Aromatherapy is one of the most popular of all alternative therapies. It is most certainly a very agreeable experience. But is it more that a bit of pampering? Does it cure any diseases?
If you believe aromatherapists, their treatment is effective for almost everything. And, of course, there are studies to suggest that, indeed, it works for several conditions. But regular readers of this blog will by now know that it is a bad idea to go by just one single trial; we always must rely on the totality of the most reliable evidence. In other words, we must look for systematic reviews. Recently, such an article has been published.
The aim of this review was to systematically assess the effectiveness of aromatherapy for stress management. Seven databases were searched from their inception through April 2014. RCTs testing aromatherapy against any type of control intervention in healthy but stressed persons assessing stress and cortisol levels were considered. Two reviewers independently performed the selection of the studies, data abstraction and validations. The risk of bias was assessed using Cochrane criteria.
Five RCTs met the authors’ inclusion criteria. Most of the RCTs had high risk of bias. Four RCTs tested the effects of aroma inhalation compared with no treatment, no aroma, and no odour oil. The meta-analysis of these data suggested that aroma inhalation had favourable effects on stress management. Three RCTs tested aroma inhalation on saliva or serum cortisol level compared to controls, and the meta-analysis of these data failed to show significant difference between two groups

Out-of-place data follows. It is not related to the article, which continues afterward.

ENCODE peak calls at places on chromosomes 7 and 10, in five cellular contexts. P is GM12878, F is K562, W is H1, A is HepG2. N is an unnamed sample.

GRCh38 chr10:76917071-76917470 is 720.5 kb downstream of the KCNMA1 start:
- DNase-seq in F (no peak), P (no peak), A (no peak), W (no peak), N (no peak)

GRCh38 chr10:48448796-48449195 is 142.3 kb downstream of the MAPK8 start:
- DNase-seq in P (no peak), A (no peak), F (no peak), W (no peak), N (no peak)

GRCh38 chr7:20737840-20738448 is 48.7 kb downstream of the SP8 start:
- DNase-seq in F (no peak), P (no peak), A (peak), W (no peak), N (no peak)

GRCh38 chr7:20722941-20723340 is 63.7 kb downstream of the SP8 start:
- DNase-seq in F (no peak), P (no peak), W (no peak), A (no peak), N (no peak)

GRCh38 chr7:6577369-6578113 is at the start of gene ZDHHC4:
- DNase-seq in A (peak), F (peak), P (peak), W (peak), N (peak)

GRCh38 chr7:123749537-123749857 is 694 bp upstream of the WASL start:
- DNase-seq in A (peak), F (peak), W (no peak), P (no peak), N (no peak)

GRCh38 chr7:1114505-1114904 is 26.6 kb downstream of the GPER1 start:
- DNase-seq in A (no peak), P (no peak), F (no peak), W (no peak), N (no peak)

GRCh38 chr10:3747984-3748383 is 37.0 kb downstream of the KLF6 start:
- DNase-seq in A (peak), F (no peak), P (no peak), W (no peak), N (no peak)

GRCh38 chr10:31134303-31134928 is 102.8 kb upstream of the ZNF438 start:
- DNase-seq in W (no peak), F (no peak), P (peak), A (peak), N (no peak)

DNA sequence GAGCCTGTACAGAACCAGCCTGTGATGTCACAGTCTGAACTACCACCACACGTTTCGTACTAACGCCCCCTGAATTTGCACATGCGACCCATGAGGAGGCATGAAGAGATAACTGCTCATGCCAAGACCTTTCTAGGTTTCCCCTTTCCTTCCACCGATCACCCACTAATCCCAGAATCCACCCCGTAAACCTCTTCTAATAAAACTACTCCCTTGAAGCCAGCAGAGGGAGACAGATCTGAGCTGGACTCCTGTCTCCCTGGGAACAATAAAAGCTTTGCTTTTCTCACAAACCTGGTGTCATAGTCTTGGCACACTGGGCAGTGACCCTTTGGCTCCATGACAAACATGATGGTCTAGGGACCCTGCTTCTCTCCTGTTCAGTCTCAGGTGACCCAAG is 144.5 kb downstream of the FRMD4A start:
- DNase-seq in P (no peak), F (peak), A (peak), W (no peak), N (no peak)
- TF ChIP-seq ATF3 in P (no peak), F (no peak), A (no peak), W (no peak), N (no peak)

The authors concluded that there is limited evidence suggesting that aroma inhalation may be effective in controlling stress. However, the number, size and quality of the RCTs are too low to draw firm conclusions.
This is by no means the only systematic review of this area. In fact, there are so many that, in 2012, we decided to do an overview of systematic reviews evaluating the effectiveness of aromatherapy. We searched 12 electronic databases and our departmental files without restrictions of time or language. The methodological quality of all systematic reviews was evaluated independently by two authors. Of 201 potentially relevant publications, 10 met our inclusion criteria. Most of the systematic reviews were of poor methodological quality. The clinical subject areas were hypertension, depression, anxiety, pain relief, and dementia. For none of the conditions was the evidence convincing. Our conclusion: due to a number of caveats, the evidence is not sufficiently convincing that aromatherapy is an effective therapy for any condition.
So, what does all of this mean? I think it indicates that most of the claims made by aromatherapists are not evidence-based. Or, to express it differently: aromatherapy is hardly more than a bit of old-fashioned pampering – nothing wrong with that, of course, as long as you don’t fall for the hype of those who promote it.